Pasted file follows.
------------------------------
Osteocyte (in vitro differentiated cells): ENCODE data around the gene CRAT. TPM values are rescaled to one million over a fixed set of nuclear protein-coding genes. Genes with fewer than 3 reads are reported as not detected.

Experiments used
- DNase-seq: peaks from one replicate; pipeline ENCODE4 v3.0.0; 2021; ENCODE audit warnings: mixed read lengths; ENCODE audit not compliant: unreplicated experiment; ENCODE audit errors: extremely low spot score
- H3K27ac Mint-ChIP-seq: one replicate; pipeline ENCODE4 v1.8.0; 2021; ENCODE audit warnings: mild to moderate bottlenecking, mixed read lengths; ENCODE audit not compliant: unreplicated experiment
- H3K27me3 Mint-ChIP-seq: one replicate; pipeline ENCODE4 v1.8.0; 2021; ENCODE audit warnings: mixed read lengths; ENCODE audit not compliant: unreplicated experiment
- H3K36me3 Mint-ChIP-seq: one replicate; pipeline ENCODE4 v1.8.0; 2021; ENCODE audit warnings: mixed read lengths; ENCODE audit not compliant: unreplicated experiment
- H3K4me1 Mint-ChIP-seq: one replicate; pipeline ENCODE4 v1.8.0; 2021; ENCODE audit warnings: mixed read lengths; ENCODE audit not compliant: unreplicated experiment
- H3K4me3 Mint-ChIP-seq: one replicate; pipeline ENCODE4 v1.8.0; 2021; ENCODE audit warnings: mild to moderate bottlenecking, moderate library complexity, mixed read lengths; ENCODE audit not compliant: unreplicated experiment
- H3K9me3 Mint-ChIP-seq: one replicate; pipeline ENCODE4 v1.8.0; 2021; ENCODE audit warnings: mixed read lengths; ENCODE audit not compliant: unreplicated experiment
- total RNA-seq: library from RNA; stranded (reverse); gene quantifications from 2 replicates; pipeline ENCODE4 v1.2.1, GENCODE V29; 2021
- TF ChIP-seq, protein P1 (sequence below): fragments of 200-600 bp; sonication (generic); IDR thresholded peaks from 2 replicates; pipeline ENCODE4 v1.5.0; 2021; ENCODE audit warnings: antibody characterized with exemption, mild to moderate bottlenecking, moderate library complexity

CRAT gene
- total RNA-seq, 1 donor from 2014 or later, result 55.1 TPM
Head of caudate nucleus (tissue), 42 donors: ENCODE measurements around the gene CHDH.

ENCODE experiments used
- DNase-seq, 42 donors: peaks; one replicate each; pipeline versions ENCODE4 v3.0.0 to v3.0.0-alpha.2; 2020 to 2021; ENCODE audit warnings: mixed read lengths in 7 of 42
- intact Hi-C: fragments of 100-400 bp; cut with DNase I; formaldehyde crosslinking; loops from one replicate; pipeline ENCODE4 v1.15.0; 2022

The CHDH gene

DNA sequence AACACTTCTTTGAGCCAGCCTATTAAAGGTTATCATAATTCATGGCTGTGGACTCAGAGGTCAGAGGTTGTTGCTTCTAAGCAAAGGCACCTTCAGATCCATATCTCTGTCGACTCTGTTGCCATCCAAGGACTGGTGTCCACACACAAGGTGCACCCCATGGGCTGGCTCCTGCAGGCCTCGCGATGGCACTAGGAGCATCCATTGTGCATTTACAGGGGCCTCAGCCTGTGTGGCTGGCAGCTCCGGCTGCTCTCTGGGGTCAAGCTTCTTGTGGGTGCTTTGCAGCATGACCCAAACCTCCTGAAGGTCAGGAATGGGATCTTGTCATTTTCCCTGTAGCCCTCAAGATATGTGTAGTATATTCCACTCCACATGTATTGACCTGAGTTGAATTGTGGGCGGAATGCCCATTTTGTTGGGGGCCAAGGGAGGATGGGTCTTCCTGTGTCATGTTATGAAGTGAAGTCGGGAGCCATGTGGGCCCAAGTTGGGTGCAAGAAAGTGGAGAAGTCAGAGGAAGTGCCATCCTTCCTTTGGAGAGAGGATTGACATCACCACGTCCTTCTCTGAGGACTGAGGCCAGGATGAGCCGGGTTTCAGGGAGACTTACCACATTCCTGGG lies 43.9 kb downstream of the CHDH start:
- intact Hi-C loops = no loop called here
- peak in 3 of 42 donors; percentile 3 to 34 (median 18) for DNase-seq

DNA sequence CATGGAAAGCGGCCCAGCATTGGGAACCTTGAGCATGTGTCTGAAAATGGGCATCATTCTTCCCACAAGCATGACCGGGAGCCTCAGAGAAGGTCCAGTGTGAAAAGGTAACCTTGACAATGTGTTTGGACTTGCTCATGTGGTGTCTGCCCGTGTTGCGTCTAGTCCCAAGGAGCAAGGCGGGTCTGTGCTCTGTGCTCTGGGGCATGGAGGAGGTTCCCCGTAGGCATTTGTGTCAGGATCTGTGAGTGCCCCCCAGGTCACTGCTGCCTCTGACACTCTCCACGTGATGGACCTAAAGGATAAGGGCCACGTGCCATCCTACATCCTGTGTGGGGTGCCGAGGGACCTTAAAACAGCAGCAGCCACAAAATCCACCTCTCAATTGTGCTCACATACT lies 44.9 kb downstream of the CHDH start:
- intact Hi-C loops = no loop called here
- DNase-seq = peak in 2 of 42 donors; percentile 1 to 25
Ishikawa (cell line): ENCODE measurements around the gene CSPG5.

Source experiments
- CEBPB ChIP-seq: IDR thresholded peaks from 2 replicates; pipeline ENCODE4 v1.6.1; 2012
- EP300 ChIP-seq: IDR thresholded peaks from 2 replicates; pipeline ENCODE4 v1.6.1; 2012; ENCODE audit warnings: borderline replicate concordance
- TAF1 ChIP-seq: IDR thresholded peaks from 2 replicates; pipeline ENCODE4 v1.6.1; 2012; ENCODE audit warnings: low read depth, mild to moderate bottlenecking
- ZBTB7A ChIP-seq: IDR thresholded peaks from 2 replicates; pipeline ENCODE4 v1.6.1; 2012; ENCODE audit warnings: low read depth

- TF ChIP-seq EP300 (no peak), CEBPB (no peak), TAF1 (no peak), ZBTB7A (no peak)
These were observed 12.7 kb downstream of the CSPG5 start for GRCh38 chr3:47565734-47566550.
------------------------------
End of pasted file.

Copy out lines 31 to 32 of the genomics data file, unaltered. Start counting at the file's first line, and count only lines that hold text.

- TF ChIP-seq EP300 (no peak), CEBPB (no peak), TAF1 (no peak), ZBTB7A (no peak)
These were observed 12.7 kb downstream of the CSPG5 start for GRCh38 chr3:47565734-47566550.